Is it a benign distraction or a sign of a marriage in peril if a soldier's wife flirts with someone else when he's deployed? And is it OK to go outside your marriage for sex if your wife tells you she's never sleeping with you again — and means it? Got a question? E-mail us.
Q: I am a 21-year-old male [in the military]. My wife and I have been married for about a year now. When I deployed, she messaged a guy and told him that if she were single she would have sex, cuddle, kiss with him. I was hurt when I returned and found out about this message. She continued to say it was just something they were talking about, that we are married, she loves me and no one else. Well, now our sexual life is down to about once, if that, a week. I have a fear of her cheating on me. I can’t talk to her about it. What do I do?
A: You have been deployed and you are afraid to talk to your wife? Buck up, soldier. It may not be as tough as you think.
The military has come a long way toward recognizing how marital problems affect the forces. Every branch now has an extensive network of counseling and family life centers. Many offer weekend retreats for couples, ongoing classes and private help. Fort Campbell, Ky., for example, offers a two-and-a-half hour seminar to boost communication skills. And most of the time your commanders need not know anything about it. See what’s available at your base.
Meanwhile, ask yourself what most civilian 21-year-olds are doing. Working or going to school, and flirting, dating and hooking up, right? Assuming your wife is your age, she's acting it. Whether that spells more bad news, only she can say, but, while it's over the line, flirty, sexy texting does not, by itself, mean your marriage is doomed.
You are going to have hard times. Everybody does, but you've chosen the military and early marriage so your road might be a little tougher.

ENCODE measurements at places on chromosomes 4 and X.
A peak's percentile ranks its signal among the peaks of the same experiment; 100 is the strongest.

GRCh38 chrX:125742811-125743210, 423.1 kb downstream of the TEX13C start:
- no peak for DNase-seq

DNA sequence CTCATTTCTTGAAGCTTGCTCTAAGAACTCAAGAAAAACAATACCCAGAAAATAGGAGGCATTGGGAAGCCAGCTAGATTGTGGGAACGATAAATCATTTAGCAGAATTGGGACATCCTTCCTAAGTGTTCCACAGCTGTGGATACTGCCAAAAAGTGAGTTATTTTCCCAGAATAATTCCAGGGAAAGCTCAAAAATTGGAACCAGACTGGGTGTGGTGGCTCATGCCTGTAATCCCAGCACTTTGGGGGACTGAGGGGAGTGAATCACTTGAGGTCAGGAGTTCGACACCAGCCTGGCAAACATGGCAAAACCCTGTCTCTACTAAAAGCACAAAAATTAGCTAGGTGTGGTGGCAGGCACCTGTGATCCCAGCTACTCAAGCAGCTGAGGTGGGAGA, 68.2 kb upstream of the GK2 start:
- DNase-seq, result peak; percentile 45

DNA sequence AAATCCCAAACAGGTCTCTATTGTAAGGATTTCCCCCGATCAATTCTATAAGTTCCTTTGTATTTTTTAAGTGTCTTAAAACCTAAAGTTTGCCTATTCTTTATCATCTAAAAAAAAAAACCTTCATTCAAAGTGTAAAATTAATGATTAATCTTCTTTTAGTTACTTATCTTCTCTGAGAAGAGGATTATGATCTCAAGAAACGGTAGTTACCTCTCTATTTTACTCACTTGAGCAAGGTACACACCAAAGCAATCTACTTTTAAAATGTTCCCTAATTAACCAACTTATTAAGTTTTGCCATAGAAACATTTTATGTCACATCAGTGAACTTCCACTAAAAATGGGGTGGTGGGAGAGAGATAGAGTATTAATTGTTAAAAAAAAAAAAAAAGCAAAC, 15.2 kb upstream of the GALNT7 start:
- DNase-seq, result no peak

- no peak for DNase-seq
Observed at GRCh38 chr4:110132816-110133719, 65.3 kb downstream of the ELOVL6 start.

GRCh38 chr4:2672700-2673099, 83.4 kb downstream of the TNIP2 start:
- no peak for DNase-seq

How tough? Over the past couple of years I have interviewed young people in the military about their relationships and almost all of them say that keeping any relationship together — marriage or no marriage — is tough. That’s partly because many enlisted marry young, like you. A 2004 report issued by Purdue University’s Military Family Research Institute found that young military men and women marry at higher rates than civilians of the same age and divorce at higher rates, too — triple the rate, in fact.
There are also a lot of quick marriages in the military for a variety of reasons. If two dating partners are enlisted, they stand a much better chance of being assigned together if they get married, so it’s pretty tempting to jump. A Rand Corporation study issued last year said these reasons, among others, and not necessarily deployments, are what make for risky marriages.
There are a lot of people in your boat. There’s no shame in asking for help rowing.
Q: I’m 52 and my wife is 44. She informed me in no uncertain terms: no more sex. So far, that’s how it is. I’m not ready to end my sex life. Is seeking sex elsewhere acceptable in this case?
A: Some time ago, I wrote a magazine article in which I suggested that marriages ought to be more like baseball player contracts. You’d sign up for five years, there’d be performance bonuses (say, based on orgasm average, number of error-free cocktail party conversations, or total away games with in-laws) and then when the contract expired both sides could renegotiate. If you couldn’t come to an agreement, you’d shake hands then go into free agency.
While that’s partly a joke, this business of marriage being for life — no matter what — sets us up for failure. People change. Circumstances change. When the two sides can no longer agree on something so fundamental as sex, maybe it’s time to change teams.
I believe sexual expression is a human right. If your wife is not suffering from some disorder, if she just doesn’t want sex any more (at least not with you), you have the right to seek it elsewhere.
But you do not have the right to sneak around. You have an obligation to explain your position to your wife, perhaps suggest sex therapy. Or you can suggest an “arrangement” in which you stay married and see other people. If she won’t budge, a divorce sounds like your only option. Emotionally and financially painful, yes, but probably not as painful as sex on the down low. Walk with a clear conscience.
Brian Alexander is the author of the new book “America Unzipped: In Search of Sex and Satisfaction."